Whose tenours and particular effects
  You have, enschedul’d briefly, in your hands.

  _Fr. King._ I have but with a cursorary eye
  O’er-glanc’d the articles: pleaseth your grace
  To appoint some of your council presently
  To sit with us once more, with better heed
  To re-survey them, we will suddenly
  Pass our accept and peremptory answer.[10]

  _K. Hen._ Brother, we shall.--Go, uncle Exeter,--
  And brother Bedford,--and you, brother Gloster,--
  Warwick,--and Huntingdon,--go with the king;
  And take with you free power, to ratify,
  Augment, or alter, as your wisdoms best
  Shall see advantageable for our dignity,
  And we’ll consign thereto.--

    [_Barriers removed. The English Lords, EXETER, BEDFORD, GLOSTER,
    WARWICK, and HUNTINGDON, cross to the KING OF FRANCE, and exeunt
    afterwards with him._

  Will you, fair sister,
  Go with the princes, or stay here with us?

  _Q. Isa._ Our gracious brother, I will go with them:
  Haply a woman’s voice may do some good,
  When articles too nicely urg’d be stood on.

  _K. Hen._ Yet leave our cousin Katharine here with us:
  She is our capital demand, compris’d
  Within the fore rank of our articles.

  _Q. Isa._ She hath good leave.

    [_Trumpets sound._

    [_Exeunt all through gates, L.E.R. and L., but HENRY, KATHARINE,
    and her Gentlewomen._

  _K. Hen._ (L.C.)    Fair Katharine, and most fair!
  Will you vouchsafe to teach a soldier terms,
  Such as will enter at a lady’s ear,
  And plead his love-suit to her gentle heart?

_Kath._ (R.C.) Votre majesté shall mock at me; I cannot speak votre
Anglais.

_K. Hen._ O fair Katharine, if you will love me soundly with your French
heart, I will be glad to hear you confess it brokenly with your English
tongue. Do you like me, Kate?

_Kath._ _Pardonnez moi,_ I cannot tell vat is--like me.

_K. Hen._ An angel is like you, Kate, and you are like an angel.

_Kath._ _Que dit-il? que je suis semblable aux anges?_

_K. Hen._ I said so, dear Katharine; and I must not blush to affirm it.

_Kath._ _O bon Dieu! les langues des hommes sont pleines de tromperies._

_K. Hen._ What say you, fair one?

_Kath._ Dat de tongues of de mans is be full of deceits.

_K. Hen._ I’faith, Kate. I know no ways to mince it in love, but
directly to say--I love you: then, if you urge me further than to
say--Do you in faith? I wear out my suit. Give me your answer; i’faith,
do; and so clap hands and a bargain: How say you, lady?

_Kath._ Me understand well.

_K. Hen._ Marry, if you would put me to verses or to dance for your
sake, Kate, why you undid me. If I could win a lady at leap-frog, or by
vaulting into my saddle with my armour on my back, under the correction
of bragging, be it spoken, I should quickly leap into a wife. But,
before Heaven, I cannot look greenly,[11] nor gasp out my eloquence, nor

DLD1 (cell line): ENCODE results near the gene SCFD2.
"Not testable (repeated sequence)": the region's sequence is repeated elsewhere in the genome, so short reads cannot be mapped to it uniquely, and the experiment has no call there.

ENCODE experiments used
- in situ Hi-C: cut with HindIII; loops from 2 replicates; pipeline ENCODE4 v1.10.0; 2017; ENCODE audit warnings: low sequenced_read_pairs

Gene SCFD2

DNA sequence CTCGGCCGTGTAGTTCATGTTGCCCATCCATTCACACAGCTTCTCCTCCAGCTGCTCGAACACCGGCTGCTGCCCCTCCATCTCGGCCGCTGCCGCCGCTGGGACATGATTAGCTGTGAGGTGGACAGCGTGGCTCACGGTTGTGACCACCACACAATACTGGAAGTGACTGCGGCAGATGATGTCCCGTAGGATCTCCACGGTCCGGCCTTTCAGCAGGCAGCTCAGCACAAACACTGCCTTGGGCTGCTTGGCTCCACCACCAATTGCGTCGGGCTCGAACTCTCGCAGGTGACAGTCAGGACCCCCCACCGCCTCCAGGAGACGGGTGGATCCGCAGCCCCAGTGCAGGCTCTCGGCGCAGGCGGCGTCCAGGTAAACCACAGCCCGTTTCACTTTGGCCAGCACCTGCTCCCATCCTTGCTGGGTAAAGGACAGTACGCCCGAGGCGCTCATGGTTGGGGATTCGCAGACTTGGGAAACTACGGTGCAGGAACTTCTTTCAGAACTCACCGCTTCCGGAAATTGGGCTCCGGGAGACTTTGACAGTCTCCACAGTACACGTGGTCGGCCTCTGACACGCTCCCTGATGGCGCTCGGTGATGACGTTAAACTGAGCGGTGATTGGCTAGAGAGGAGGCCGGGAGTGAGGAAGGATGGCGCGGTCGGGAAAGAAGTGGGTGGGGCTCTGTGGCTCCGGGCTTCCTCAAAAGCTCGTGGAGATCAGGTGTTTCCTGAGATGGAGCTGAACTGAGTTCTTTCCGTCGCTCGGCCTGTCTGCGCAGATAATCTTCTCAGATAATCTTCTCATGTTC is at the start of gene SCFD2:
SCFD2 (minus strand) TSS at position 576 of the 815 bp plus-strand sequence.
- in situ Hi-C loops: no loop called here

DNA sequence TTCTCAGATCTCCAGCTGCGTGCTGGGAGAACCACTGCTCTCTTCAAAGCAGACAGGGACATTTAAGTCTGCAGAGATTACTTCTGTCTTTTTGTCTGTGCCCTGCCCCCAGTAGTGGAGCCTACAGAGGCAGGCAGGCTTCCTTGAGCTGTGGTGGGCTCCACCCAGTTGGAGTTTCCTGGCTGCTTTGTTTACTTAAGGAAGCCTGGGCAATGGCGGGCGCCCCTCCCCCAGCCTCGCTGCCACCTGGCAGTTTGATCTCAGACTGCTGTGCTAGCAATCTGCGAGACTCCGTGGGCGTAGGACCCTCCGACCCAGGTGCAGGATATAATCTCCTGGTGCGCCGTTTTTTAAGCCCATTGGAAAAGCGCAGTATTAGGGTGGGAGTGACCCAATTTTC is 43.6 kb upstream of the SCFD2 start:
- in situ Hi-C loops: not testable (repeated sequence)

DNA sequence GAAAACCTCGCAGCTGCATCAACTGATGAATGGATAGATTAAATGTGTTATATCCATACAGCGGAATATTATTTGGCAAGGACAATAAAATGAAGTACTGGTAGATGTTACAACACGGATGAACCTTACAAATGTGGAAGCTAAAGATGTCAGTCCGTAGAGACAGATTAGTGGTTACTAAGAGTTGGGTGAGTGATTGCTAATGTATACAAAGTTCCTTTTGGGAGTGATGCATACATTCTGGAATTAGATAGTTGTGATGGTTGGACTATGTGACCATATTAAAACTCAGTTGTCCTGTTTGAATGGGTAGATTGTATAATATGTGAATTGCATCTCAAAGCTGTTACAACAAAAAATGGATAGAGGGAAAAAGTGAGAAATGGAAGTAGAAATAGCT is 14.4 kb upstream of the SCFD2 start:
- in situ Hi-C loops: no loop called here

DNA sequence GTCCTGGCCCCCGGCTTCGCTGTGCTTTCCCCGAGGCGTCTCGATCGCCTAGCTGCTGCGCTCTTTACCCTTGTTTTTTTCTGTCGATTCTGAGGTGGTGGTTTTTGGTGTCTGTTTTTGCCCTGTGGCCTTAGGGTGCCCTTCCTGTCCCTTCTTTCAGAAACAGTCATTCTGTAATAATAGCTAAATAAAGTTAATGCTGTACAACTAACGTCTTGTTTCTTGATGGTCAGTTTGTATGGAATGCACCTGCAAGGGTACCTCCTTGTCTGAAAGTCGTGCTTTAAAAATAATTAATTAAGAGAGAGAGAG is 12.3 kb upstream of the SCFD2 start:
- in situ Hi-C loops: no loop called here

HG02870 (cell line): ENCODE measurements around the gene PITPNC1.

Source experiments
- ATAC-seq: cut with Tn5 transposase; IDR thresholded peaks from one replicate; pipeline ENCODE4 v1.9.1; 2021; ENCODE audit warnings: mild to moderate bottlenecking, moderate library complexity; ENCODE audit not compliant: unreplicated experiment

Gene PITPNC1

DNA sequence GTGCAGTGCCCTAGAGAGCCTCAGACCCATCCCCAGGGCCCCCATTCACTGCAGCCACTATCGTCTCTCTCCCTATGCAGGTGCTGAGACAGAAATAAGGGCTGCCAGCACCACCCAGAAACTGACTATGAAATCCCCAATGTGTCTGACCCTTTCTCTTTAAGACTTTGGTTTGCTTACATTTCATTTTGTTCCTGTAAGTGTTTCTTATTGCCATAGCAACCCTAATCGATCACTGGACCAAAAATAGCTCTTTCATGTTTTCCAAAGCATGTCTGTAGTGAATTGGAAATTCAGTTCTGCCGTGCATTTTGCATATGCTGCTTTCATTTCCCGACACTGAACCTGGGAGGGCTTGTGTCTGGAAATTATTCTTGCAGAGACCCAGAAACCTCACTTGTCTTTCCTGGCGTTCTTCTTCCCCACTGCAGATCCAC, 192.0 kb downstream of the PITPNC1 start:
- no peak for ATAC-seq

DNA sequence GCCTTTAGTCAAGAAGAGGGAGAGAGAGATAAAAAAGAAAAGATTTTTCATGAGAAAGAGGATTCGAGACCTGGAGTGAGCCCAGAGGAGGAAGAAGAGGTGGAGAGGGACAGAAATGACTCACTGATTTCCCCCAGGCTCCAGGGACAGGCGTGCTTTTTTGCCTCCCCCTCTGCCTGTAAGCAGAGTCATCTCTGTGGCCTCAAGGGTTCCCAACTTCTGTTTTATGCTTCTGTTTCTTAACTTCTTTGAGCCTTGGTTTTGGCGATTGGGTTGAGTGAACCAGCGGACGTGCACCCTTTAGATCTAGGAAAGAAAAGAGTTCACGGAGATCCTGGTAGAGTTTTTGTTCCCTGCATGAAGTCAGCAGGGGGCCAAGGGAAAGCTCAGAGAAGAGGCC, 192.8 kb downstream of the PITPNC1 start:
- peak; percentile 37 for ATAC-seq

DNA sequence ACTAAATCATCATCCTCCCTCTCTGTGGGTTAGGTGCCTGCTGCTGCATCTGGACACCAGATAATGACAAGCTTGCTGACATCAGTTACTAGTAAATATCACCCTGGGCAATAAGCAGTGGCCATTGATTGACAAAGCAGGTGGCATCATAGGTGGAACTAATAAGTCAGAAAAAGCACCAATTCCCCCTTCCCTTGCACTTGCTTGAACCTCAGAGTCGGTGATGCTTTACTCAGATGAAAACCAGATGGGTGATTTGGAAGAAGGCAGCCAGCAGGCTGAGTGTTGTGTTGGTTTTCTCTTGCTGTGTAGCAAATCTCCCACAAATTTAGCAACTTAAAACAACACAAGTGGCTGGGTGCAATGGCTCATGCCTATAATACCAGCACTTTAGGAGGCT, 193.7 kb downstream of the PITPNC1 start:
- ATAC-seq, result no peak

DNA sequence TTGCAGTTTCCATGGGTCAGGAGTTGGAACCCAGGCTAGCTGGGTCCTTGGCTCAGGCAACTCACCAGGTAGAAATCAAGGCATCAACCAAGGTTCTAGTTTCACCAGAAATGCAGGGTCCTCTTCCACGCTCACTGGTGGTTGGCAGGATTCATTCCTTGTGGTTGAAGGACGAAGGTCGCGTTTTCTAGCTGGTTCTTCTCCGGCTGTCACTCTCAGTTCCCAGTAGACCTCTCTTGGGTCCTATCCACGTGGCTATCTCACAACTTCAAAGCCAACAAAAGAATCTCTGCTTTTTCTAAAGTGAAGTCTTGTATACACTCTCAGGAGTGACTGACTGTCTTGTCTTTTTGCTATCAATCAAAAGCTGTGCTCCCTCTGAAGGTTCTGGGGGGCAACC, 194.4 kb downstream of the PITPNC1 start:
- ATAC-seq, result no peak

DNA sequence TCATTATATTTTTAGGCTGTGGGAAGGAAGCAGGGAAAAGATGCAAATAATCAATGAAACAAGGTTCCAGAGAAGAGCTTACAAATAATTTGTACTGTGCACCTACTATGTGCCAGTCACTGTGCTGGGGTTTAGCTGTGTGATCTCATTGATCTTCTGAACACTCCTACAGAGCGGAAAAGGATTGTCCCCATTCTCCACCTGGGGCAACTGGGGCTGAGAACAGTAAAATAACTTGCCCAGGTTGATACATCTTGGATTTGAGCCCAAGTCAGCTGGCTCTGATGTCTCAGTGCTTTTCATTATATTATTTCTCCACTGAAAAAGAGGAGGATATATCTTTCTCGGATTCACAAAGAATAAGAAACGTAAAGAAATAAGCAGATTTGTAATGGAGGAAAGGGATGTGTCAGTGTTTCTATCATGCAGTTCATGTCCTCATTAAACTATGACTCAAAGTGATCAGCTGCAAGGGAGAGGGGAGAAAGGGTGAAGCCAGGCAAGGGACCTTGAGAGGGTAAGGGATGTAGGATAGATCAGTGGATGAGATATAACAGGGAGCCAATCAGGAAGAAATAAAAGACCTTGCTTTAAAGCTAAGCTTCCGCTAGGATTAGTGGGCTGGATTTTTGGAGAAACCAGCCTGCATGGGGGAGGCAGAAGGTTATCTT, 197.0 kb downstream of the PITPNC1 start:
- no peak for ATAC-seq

I have no cunning in protestation; only downright oaths, which I never
use till urged, nor never break for urging. If thou canst love a fellow
of this temper, Kate, whose face is not worth sun-burning, that never
looks in his glass for love of any thing he sees there, let thine eye be
thy cook. I speak to thee plain soldier: If thou canst love me for this,
take me; if not, to say to thee--that I shall die, is true, but--for thy
love, by the lord, no; yet I love thee too. And while thou livest, dear
Kate, take a fellow of plain and uncoined constancy;[12] for a good leg
will fall;[13] a straight back will stoop; a black beard will turn
white; a curled pate will grow bald; a fair face will wither; a full eye
will wax hollow: but a good heart, Kate, is the sun and moon; or,
rather, the sun, and not the moon, for it shines bright, and never
changes, but keeps his course truly. If thou would have such a one, take
me: And take me, take a soldier; take a soldier, take a king: And what
sayest thou, then, to my love? speak, my fair, and fairly, I pray thee.

_Kath._ Est il possible dat I should love de enemy de la France?

_K. Hen._ No; it is not possible you should love the enemy of France,
Kate: but, in loving me, you should love the friend of France; for I
love France so well, that I will not part with a village of it; I will
have it all mine: and, Kate, when France is mine, and I am yours, then
yours is France, and you are mine.

_Kath._ Vat is dat?

_K. Hen._ Kate, dost thou understand thus much English? Canst thou
love me?

_Kath._ I cannot tell.

_K. Hen._ Can any of your neighbours tell, Kate? I’ll ask them. Come,
I know thou lovest me: and at night, when you come into your closet,
you’ll question this gentlewoman about me; and I know, Kate, you will to
her dispraise those parts in me that you love with your heart. If ever
thou be’st mine, Kate, (as I have a saving faith within me, tells
me,--thou shalt,) shall there not be a boy compounded between Saint
Dennis and Saint George, half French, half English, that shall go to
Constantinople[14] and take the Turk by the beard? shall he not? what
sayest thou, my fair flower-de-luce? How answer you, _la plus belle
Katharine du monde, mon très chère et divine déesse?_

_Kath._ _Votre majesté_ ’ave _fausse_ French enough to deceive _la plus
sage damoiselle_ dat is _en France._

_K. Hen._ Now, fie upon my false French! By mine honour, in true
English, I love thee, Kate: by which honour I dare not swear thou lovest
me; yet my blood begins to flatter me that thou dost, notwithstanding
the poor and untempting effect of my visage. But, in faith, Kate, the